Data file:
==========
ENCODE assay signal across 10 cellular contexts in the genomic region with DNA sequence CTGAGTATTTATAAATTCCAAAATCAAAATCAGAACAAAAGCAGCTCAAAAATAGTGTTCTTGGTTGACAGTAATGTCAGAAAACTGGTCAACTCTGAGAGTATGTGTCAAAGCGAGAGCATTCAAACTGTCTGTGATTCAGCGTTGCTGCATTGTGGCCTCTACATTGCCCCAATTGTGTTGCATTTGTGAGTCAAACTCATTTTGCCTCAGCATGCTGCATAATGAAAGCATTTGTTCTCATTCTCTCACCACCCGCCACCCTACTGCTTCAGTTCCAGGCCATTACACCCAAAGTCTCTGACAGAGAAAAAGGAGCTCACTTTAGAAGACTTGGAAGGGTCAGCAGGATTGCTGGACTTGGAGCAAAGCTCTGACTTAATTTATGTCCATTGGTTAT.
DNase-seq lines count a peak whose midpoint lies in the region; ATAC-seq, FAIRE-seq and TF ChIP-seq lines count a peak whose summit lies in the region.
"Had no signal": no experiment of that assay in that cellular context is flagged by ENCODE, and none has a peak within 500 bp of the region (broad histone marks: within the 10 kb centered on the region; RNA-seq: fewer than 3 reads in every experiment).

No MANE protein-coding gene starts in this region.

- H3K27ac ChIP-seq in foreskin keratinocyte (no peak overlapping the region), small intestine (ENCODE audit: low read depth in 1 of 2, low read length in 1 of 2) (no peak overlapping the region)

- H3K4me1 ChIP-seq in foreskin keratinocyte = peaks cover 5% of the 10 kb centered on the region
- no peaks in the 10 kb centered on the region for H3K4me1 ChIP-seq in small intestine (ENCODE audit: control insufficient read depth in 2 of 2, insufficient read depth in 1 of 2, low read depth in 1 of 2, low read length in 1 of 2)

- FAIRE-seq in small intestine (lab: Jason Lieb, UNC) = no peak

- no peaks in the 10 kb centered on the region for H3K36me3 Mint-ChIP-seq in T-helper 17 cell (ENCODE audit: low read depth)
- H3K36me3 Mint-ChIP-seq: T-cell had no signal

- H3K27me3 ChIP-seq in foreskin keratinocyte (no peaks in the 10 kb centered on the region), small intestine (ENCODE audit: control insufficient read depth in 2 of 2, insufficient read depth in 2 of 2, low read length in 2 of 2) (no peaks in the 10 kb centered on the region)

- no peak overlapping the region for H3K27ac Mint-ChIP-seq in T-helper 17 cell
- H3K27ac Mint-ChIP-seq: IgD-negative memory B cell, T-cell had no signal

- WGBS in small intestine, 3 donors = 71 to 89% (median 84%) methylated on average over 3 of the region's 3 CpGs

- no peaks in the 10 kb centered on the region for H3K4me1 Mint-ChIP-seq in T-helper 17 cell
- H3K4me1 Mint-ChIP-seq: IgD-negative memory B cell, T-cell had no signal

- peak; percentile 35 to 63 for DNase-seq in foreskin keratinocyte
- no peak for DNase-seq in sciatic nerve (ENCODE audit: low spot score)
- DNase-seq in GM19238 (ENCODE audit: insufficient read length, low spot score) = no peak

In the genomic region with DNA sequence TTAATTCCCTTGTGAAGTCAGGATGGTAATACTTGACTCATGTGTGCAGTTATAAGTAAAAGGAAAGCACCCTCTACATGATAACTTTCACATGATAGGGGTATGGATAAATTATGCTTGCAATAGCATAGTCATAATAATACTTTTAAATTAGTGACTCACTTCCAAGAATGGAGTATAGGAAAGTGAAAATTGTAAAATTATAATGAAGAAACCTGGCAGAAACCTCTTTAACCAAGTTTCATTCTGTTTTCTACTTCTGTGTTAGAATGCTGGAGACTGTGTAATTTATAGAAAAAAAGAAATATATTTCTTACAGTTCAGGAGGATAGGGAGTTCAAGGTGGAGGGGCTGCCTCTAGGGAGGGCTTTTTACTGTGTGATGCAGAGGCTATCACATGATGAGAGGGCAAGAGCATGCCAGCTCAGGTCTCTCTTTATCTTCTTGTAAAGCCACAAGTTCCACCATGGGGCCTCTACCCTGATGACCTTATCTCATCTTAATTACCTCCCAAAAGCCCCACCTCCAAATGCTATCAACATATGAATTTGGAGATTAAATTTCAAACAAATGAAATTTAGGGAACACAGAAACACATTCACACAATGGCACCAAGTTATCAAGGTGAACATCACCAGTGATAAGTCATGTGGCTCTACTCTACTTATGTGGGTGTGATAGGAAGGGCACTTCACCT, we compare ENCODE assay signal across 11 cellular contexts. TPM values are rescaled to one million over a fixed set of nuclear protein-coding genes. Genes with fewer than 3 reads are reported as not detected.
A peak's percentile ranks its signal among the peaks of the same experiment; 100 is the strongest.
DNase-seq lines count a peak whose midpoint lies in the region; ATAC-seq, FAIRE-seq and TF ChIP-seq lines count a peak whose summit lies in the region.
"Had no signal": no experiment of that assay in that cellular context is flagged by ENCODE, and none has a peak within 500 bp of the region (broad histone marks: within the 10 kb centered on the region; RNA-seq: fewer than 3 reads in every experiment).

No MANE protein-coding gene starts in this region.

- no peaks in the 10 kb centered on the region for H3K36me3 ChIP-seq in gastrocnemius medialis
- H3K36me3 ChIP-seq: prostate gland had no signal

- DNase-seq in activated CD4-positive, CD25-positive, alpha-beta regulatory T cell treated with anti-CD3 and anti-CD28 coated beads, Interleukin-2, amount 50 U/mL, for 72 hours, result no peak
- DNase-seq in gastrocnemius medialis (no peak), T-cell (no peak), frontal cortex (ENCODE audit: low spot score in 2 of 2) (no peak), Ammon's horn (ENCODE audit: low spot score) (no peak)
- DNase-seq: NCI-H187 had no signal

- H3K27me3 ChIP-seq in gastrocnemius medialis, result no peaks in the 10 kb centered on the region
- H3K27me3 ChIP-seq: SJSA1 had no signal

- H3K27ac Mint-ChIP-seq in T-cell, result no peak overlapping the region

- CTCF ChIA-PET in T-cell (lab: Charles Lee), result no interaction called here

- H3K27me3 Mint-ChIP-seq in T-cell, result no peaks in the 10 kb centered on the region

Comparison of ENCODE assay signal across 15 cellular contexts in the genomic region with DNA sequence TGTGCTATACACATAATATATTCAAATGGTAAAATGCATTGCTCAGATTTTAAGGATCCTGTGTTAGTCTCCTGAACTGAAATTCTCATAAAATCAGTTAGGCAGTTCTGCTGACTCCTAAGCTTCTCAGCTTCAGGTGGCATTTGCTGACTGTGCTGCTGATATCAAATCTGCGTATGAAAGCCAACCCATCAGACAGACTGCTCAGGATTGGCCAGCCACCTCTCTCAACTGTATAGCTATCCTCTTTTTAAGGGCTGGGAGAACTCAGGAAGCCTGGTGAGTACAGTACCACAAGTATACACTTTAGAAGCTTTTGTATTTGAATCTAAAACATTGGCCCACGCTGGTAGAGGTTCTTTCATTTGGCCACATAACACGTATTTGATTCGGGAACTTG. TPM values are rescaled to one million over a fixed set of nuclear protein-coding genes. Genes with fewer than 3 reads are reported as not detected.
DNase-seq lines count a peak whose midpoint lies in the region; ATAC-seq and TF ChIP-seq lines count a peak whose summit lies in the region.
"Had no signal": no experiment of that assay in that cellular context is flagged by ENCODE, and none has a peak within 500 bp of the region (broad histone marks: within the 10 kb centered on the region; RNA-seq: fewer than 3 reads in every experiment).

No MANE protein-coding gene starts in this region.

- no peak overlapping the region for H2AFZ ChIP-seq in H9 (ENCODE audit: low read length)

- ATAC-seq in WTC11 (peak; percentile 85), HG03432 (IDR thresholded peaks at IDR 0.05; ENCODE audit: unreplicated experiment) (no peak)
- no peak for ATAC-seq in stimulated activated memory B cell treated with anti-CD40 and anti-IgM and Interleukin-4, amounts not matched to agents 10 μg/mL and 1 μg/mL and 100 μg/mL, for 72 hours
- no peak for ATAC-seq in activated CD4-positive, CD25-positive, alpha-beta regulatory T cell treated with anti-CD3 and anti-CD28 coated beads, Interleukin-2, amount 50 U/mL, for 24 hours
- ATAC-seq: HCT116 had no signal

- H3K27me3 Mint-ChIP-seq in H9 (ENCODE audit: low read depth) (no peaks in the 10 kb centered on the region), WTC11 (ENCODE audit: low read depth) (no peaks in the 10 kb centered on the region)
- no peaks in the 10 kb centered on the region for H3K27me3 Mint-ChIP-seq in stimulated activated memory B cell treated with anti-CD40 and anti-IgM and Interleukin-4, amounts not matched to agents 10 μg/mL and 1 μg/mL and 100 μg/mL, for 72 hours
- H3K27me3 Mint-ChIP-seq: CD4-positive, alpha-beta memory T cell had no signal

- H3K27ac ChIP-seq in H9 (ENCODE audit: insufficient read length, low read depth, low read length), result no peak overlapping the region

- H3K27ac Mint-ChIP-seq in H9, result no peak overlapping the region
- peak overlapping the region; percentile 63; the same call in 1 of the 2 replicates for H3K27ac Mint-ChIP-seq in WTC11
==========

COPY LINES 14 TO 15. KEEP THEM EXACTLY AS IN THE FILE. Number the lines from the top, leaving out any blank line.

- WGBS in small intestine, 3 donors = 71 to 89% (median 84%) methylated on average over 3 of the region's 3 CpGs

- no peaks in the 10 kb centered on the region for H3K4me1 Mint-ChIP-seq in T-helper 17 cell